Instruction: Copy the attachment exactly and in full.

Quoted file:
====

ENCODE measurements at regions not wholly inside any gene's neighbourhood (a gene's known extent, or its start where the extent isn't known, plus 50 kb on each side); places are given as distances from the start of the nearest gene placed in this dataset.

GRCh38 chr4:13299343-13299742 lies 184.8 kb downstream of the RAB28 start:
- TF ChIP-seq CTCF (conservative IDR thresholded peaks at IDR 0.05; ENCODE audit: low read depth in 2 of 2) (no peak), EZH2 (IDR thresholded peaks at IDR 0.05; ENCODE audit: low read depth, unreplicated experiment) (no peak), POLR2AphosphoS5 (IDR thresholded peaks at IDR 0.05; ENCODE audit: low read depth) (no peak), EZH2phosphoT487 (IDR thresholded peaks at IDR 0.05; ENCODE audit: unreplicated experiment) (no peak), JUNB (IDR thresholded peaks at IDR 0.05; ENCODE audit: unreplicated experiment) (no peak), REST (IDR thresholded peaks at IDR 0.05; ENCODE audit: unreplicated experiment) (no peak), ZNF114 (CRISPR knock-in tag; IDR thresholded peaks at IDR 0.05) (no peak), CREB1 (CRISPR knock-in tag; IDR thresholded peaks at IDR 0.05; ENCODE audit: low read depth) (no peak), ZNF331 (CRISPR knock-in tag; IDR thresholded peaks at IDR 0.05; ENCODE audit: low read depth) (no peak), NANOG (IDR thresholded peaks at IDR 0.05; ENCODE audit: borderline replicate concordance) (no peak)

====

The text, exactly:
ENCODE measurements at regions not wholly inside any gene's neighbourhood (a gene's known extent, or its start where the extent isn't known, plus 50 kb on each side); places are given as distances from the start of the nearest gene placed in this dataset.

GRCh38 chr4:13299343-13299742 lies 184.8 kb downstream of the RAB28 start:
- TF ChIP-seq CTCF (conservative IDR thresholded peaks at IDR 0.05; ENCODE audit: low read depth in 2 of 2) (no peak), EZH2 (IDR thresholded peaks at IDR 0.05; ENCODE audit: low read depth, unreplicated experiment) (no peak), POLR2AphosphoS5 (IDR thresholded peaks at IDR 0.05; ENCODE audit: low read depth) (no peak), EZH2phosphoT487 (IDR thresholded peaks at IDR 0.05; ENCODE audit: unreplicated experiment) (no peak), JUNB (IDR thresholded peaks at IDR 0.05; ENCODE audit: unreplicated experiment) (no peak), REST (IDR thresholded peaks at IDR 0.05; ENCODE audit: unreplicated experiment) (no peak), ZNF114 (CRISPR knock-in tag; IDR thresholded peaks at IDR 0.05) (no peak), CREB1 (CRISPR knock-in tag; IDR thresholded peaks at IDR 0.05; ENCODE audit: low read depth) (no peak), ZNF331 (CRISPR knock-in tag; IDR thresholded peaks at IDR 0.05; ENCODE audit: low read depth) (no peak), NANOG (IDR thresholded peaks at IDR 0.05; ENCODE audit: borderline replicate concordance) (no peak)